Joe E. MORGAN, Appellant
Wendy KELLEY, Director, Arkansas Department of Correction, Appellee
APPEAL FROM THE LINCOLN COUNTY CIRCUIT COURT [NO.
40CV-18-26], HONORABLE JODI RAINES DENNIS, JUDGE
HUDSON GOODSON, Associate Justice
Appellant Joe E. Morgan is an inmate serving an aggregate
sentence of sixty years in a unit of the Arkansas Department
of Correction ("ADC") for convictions on charges of
rape and first-degree sexual assault entered on a negotiated
guilty plea. Morgan filed a petition for writ of habeas
corpus in the county where he was incarcerated, and the
circuit court entered an order that denied Morgan leave to
proceed in forma pauperis on the petition. Morgan appealed
the order, and briefs were filed.
appellee, who is the director (Director) of the ADC, noted in
her brief that the petition for leave to proceed in forma
pauperis that was the subject of the order was not contained
in the record. Morgan sought a writ of certiorari to bring up
the missing petition, which was not contested by the Director
and which this court granted by per curiam order on October
18, 2018, with directions for supplemental briefing following
return of the supplemental record containing the missing
petition. The supplemental record was returned with an
affidavit from the circuit clerk stating that she had
verified that no petition to proceed in forma pauperis is
contained in the record, other than the petition to proceed
as a pauper on appeal. There is no need for further
briefing, and we affirm.
Arkansas Rule of Civil Procedure 72 (2017) is our procedural
rule concerning civil suits filed by a complainant who
desires to proceed as a pauper. Under Rule 72, the right to
proceed in forma pauperis in civil matters is conditioned on
a finding of indigency and the circuit courts satisfaction
that the alleged facts indicate "a colorable cause of
action." Ark. R. Civ. P. 72(c). A colorable cause of
action is a claim that is legitimate and may reasonably be
asserted given the facts presented and the current law or a
reasonable and logical extension or modification of it.
Breeden v. Kelley, 2018 Ark. 299, 557 S.W.3d 264.
standard of review of a decision to grant or deny a petition
to proceed in forma pauperis is abuse of discretion, and the
circuit courts factual findings in support of its exercise
of discretion will not be reversed unless clearly erroneous.
Whitney v. Guterres, 2018 Ark. 133, 2018 WL 1957077.
An abuse of discretion occurs when the court acts arbitrarily
or groundlessly. Breeden, 2018 Ark. 299, 557 S.W.3d
264. If the underlying petition clearly fails to state a
colorable cause of action, there has been no abuse of
discretion, and this court may affirm the denial of in forma
pauperis status. Id.
circuit court found sufficient evidence that Morgan was
indigent, but that he failed to allege a matter cognizable in
a petition for the writ. Although the Director appears to
contend that Morgan only argues the actual merits of the
habeas petition, Morgan asserts on appeal that he did allege
sufficient facts to support a cognizable claim in that he
alleged that the trial court did not have authority to enter
the judgment if he failed to make a guilty plea in open court
and that the claim he made in the habeas petition was one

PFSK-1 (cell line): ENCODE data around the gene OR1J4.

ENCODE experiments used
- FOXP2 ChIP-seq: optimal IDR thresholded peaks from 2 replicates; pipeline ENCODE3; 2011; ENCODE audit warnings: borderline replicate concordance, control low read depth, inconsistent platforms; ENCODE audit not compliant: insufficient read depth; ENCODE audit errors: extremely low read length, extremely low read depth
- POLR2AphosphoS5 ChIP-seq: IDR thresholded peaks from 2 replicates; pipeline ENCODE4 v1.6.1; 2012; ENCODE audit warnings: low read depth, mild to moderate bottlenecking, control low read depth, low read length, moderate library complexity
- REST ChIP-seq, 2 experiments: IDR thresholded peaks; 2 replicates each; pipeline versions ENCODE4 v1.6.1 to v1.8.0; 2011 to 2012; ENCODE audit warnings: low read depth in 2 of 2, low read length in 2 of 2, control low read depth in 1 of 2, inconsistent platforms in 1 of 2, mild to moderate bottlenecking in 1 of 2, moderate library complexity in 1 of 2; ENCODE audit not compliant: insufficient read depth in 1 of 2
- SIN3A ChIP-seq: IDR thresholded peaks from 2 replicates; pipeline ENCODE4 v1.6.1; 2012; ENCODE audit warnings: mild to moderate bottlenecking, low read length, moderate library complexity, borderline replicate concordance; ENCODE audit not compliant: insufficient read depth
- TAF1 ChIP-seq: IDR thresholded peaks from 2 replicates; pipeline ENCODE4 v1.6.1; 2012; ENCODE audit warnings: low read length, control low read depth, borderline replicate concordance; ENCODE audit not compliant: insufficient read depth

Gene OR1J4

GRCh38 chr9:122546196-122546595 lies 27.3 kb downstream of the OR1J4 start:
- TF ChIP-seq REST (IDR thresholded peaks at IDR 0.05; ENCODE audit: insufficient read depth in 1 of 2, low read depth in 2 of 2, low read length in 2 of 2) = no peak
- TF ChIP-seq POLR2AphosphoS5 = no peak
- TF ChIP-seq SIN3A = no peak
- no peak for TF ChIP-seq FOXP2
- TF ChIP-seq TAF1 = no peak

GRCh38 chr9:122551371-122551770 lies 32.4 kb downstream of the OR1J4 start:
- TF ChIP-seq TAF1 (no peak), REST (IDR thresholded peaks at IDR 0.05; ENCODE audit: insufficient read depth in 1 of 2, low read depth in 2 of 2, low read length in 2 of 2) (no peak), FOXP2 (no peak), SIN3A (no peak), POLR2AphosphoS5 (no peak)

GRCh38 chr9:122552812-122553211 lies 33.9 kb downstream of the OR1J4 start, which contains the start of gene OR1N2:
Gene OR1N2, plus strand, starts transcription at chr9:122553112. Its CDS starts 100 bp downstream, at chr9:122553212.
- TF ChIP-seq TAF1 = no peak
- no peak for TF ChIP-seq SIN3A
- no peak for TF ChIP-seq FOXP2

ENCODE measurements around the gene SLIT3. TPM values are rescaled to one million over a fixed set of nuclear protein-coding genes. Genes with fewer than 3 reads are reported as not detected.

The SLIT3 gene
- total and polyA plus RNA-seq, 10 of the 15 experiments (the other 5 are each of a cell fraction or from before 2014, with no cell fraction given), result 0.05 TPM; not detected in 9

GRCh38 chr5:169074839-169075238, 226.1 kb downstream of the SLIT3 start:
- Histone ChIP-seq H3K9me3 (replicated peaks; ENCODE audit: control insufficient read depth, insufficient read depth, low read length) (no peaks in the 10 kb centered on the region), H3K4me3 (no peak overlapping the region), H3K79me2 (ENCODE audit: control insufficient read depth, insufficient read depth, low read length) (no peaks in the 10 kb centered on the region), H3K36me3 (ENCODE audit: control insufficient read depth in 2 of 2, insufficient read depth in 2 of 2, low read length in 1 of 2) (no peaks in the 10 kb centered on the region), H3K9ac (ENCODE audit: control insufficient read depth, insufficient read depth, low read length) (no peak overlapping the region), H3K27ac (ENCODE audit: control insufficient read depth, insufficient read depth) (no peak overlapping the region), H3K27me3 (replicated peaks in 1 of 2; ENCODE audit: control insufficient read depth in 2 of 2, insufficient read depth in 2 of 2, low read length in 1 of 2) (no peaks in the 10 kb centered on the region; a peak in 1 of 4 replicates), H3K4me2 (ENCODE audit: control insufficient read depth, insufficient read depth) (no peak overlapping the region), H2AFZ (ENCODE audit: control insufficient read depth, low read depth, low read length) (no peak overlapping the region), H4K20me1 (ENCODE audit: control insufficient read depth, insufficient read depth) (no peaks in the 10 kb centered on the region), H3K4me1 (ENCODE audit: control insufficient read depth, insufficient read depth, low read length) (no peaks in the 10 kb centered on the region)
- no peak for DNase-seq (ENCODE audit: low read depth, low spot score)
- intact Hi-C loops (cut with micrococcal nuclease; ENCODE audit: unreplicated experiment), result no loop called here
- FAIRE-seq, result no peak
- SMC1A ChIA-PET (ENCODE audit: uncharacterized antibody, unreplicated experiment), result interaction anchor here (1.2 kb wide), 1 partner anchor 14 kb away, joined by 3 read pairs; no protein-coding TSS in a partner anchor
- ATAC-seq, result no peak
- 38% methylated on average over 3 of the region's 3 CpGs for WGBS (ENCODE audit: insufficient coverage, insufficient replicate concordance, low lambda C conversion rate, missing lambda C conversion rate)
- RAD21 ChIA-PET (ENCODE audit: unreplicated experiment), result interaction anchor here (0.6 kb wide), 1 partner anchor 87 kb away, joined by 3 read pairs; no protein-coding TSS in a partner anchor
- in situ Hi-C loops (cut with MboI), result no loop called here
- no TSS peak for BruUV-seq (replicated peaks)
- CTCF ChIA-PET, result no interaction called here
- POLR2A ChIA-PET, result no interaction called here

that could reasonably be asserted given a reasonable and
logical extension or modification of current law. He contends
his claim was that the sentence imposed was void and illegal
because he did not in fact enter a guilty plea and that, as
such, it should be cognizable in proceedings for the writ.
claims in Morgans habeas petition were not sufficient to
support his allegations of a colorable cause of action, but
not because the claims he identified were not cognizable in
proceedings for the writ. A writ of habeas corpus is proper
when a judgment of conviction is invalid on its face or when
a circuit court lacks jurisdiction over the cause. Under our
statute, a petitioner for the writ who does not allege his or
her actual innocence and proceed under Act 1780 of 2001 must
plead either the facial invalidity of the judgment or the
lack of jurisdiction by the trial court and make a showing by
affidavit or other evidence of probable cause to believe that
he or she is being illegally detained. Garrison v.
Kelley, 2018 Ark. 8, 534 S.W.3d 136 (citing Ark. Code
Ann. § 16-112-103(a)(1) (Repl. 2016)).
addressing the actual merits of his arguments, it is clear
that Morgans claim that was set out in the petition and in
which he disputes the fact that he entered a guilty plea in
open court— contrary to the notation on the judgment
that he had entered a plea— is indeed one that the
trial court exceeded its authority in entering the judgment
and therefore lacked jurisdiction to enter the
judgment. See Elms v. State,
299 Ark. 419, 773 S.W.2d 89 (1989). Yet Morgan nevertheless
failed to present a colorable cause of action because his
pleading did not satisfy the additional requirement under the
statute that he make a showing of probable cause.
the petitioners burden to establish probable cause to
establish that the writ should issue. Anderson v.
Kelley, 2018 Ark. 222, 549 S.W.3d 913. Morgan takes the
position that because he set out sufficient facts to
establish the claim and he avers he did not appear before the
court to make a plea, he has met this burden. He asserts that
the Director must come forward with proof. While Morgan is
correct that he need not prove his case at this point in the
proceedings, he must nevertheless
provide more than a bare assertion in his pleadings, and it
is his burden, not the appellees, to provide hearing
transcripts or other evidence to establish the requisite
probable cause for the writ to issue. SeeDarrough v. Kelley,2017 Ark. 314, 530 S.W.3d 332.
Without a showing of probable cause, Morgans claim, even if
it is a cognizable one, was not a legitimate one. This court
will affirm the circuit courts decision because it ...